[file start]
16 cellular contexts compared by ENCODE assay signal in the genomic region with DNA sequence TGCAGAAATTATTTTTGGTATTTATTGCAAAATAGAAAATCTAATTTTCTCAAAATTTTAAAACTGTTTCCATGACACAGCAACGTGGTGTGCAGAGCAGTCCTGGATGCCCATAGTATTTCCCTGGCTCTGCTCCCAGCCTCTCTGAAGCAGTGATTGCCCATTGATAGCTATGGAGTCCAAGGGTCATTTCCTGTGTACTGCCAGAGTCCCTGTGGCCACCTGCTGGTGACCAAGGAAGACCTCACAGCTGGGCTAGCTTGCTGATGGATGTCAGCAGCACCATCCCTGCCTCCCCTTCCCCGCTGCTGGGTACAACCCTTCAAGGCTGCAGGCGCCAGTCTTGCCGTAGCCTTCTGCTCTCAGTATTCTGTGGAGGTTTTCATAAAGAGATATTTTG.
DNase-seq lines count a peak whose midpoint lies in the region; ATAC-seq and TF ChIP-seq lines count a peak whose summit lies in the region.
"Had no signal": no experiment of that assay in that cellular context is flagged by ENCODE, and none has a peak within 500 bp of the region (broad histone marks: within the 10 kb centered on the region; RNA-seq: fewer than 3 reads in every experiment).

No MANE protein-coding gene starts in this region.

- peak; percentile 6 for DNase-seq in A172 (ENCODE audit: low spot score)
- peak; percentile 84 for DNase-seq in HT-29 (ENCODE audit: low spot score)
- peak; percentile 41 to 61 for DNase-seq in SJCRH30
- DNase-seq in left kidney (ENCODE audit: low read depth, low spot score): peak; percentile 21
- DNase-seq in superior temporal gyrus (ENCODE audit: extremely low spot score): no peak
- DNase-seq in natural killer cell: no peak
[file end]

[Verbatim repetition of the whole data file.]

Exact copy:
16 cellular contexts compared by ENCODE assay signal in the genomic region with DNA sequence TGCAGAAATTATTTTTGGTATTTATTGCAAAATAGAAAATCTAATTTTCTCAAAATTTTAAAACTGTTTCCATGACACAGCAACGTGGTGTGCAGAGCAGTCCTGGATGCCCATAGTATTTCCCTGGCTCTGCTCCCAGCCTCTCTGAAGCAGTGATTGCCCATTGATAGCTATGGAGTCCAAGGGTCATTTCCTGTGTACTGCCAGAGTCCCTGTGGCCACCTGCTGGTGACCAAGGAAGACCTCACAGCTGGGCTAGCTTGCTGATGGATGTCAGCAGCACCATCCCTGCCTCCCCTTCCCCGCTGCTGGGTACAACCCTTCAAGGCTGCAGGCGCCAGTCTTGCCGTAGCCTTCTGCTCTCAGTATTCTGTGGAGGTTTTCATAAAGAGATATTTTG.
DNase-seq lines count a peak whose midpoint lies in the region; ATAC-seq and TF ChIP-seq lines count a peak whose summit lies in the region.
"Had no signal": no experiment of that assay in that cellular context is flagged by ENCODE, and none has a peak within 500 bp of the region (broad histone marks: within the 10 kb centered on the region; RNA-seq: fewer than 3 reads in every experiment).

No MANE protein-coding gene starts in this region.

- peak; percentile 6 for DNase-seq in A172 (ENCODE audit: low spot score)
- peak; percentile 84 for DNase-seq in HT-29 (ENCODE audit: low spot score)
- peak; percentile 41 to 61 for DNase-seq in SJCRH30
- DNase-seq in left kidney (ENCODE audit: low read depth, low spot score): peak; percentile 21
- DNase-seq in superior temporal gyrus (ENCODE audit: extremely low spot score): no peak
- DNase-seq in natural killer cell: no peak